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Prevent Data Loss Across Cloud and Hybrid Environments

Leverage existing tools and focus on the data that matters the most to your organization.

  • Organizations are often beholden to compliance obligations that require protection of sensitive data.
  • All stages of the data lifecycle exist in the cloud and all stages provide opportunity for data loss.
  • Organizations must find ways to mitigate insider threats without impacting legitimate business access.

Our Advice

Critical Insight

  • Data loss prevention is the outcome of a well-designed strategy that incorporates multiple, sometimes disparate, tools within your existing security program.
  • The journey to data loss prevention is complex and should be taken in small and manageable steps.

Impact and Result

  • Organizations will achieve data comprehension.
  • Organizations will align DLP with their current security program and architecture.
  • A DLP strategy will be implemented with a distinct goal in mind.

Prevent Data Loss Across Cloud and Hybrid Environments Research & Tools

1. Prevent Data Loss Across Cloud and Hybrid Environments Storyboard – A guide to handling data loss prevention in cloud services.

This research describes an approach to strategize and implement DLP solutions for cloud services.

2. Data Loss Prevention Strategy Planner – A workbook designed to guide you through identifying and prioritizing your data and planning what DLP actions should be applied to protect that data.

Use this tool to identify and prioritize your data, then use that information to make decisions on DLP strategies based on classification and data environment.

Prevent Data Loss Across Cloud and Hybrid Environments

Leverage existing tools and focus on the data that matters most to your organization.

Analyst Perspective

Data loss prevention is an additional layer of protection

Driven by reduced operational costs and improved agility, the migration to cloud services continues to grow at a steady rate. A recent report by Palo Alto Networks indicates workload in the cloud increased by 13% last year, and companies are expecting to move an additional 11% of their workload to the cloud in the next 24 months1.

However, moving to the cloud poses unique challenges for cyber security practitioners. Cloud services do not offer the same level of management and control over resources as traditional IT approaches. The result can be reduced visibility of data in cloud services and reduced ability to apply controls to that data, particularly data loss prevention (DLP) controls.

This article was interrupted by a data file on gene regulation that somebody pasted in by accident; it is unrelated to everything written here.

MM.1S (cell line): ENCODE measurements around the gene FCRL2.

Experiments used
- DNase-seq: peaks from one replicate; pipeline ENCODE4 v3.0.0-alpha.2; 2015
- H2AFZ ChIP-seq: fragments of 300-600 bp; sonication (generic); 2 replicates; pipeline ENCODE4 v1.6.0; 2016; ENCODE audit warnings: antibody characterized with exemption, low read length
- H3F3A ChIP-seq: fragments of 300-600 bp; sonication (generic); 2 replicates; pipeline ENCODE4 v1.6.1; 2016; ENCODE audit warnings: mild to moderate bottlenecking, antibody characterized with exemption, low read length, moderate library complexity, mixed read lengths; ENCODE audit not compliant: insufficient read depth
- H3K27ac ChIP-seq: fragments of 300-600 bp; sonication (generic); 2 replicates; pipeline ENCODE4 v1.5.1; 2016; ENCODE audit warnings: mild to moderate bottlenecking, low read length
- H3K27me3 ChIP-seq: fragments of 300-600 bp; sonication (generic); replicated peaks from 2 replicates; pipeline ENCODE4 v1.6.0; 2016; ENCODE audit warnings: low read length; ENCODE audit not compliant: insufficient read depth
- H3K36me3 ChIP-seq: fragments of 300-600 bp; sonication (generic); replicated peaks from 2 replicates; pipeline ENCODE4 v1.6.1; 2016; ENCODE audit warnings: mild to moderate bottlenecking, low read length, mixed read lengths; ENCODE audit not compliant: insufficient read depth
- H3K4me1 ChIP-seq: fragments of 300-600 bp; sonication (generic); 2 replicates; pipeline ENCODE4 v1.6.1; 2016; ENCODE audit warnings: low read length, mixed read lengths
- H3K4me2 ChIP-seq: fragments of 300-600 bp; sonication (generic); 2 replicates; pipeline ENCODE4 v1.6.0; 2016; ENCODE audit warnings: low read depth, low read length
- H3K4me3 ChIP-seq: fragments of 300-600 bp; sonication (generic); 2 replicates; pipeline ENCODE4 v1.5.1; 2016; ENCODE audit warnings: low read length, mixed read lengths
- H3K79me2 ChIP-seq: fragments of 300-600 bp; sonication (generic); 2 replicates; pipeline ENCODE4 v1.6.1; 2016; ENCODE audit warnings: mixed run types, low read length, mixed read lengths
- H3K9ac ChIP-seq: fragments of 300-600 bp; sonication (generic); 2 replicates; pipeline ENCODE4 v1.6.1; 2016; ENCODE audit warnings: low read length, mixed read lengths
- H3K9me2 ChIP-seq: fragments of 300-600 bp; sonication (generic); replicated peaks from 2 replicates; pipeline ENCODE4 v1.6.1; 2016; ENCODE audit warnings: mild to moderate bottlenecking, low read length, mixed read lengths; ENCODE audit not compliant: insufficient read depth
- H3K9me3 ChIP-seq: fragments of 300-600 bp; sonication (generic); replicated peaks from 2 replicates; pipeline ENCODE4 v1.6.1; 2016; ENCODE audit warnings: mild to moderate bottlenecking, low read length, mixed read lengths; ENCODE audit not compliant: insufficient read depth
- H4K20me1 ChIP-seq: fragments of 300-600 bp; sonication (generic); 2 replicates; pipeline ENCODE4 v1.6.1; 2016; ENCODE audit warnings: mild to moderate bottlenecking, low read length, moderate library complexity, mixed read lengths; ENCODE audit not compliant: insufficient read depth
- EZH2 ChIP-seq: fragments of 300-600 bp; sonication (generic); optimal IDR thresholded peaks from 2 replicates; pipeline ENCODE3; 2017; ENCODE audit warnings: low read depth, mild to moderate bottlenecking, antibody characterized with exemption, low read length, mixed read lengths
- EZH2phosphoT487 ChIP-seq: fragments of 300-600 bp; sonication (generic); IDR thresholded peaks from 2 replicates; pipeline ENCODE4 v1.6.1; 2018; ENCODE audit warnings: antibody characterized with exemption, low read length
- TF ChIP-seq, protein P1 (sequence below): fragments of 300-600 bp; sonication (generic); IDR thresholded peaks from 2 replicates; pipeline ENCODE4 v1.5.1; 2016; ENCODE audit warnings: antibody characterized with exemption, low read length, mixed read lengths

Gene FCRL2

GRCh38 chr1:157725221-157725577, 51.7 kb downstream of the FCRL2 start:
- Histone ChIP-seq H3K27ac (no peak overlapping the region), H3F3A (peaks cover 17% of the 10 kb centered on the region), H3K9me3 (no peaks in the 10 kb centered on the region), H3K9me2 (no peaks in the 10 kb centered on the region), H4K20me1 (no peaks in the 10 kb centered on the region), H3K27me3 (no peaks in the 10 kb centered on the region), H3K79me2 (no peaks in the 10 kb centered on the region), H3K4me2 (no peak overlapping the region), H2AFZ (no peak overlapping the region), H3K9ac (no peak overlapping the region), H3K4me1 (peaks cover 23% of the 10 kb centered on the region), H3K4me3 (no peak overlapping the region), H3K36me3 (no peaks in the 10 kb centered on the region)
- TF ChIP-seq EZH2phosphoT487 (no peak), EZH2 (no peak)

It’s not unusual for organizations to approach DLP as a point solution. Many DLP solutions are marketed as such. The truth is, DLP is a complex program that uses many different parts of an organization’s security program and architecture. To successfully implement DLP for data in the cloud, an organization should leverage existing security controls and integrate DLP tools, whether newly acquired or available in cloud services, with its existing security program.

Photo of Bob Wilson
Bob Wilson
Research Director, Security and Privacy
Info-Tech Research Group

Executive Summary

Your Challenge

Organizations must prevent the misuse and leakage of data, especially sensitive data, regardless of where it’s stored.

Organizations often have compliance obligations requiring protection of sensitive data.

All stages of the data lifecycle exist in the cloud and all stages provide opportunity for data loss.

Organizations must find ways to mitigate insider threats without impacting legitimate business access.

Common Obstacles

Many organizations must handle a plethora of data in multiple varied environments.

Organizations don’t know enough about the data they use or where it is located.

Different systems offer differing visibility.

Necessary privileges and access can be abused.

Info-Tech’s Approach

The path to data loss prevention is complex and should be taken in small and manageable steps.

First, organizations must achieve data comprehension.

Organizations must align DLP with their current security program and architecture.

Organizations need to implement DLP with a distinct goal in mind.

Once the components are in place it’s important to measure and improve.

Info-Tech Insight

Data loss prevention is the outcome of a well-designed strategy that incorporates multiple, sometimes disparate, tools within your existing security program.

Your challenge

Protecting data is a critical responsibility for organizations, no matter where it is located.

45% of breaches occurred in the cloud (“Cost of a Data Breach 2022,” IBM Security, 2022).

A diagram that shows the mean time to detect and contain.

It can take upwards of 12 weeks to identify and contain a breach (“Cost of a Data Breach 2022,” IBM Security, 2022).

  • Compliance obligations will require organizations to protect certain data.
  • All data states can exist in the cloud, and each state provides a unique opportunity for data loss.
  • Insider threats, whether intentional or not, are especially challenging for organizations. It’s necessary to prevent illicit data use while still allowing work to happen.

Info-Tech Insight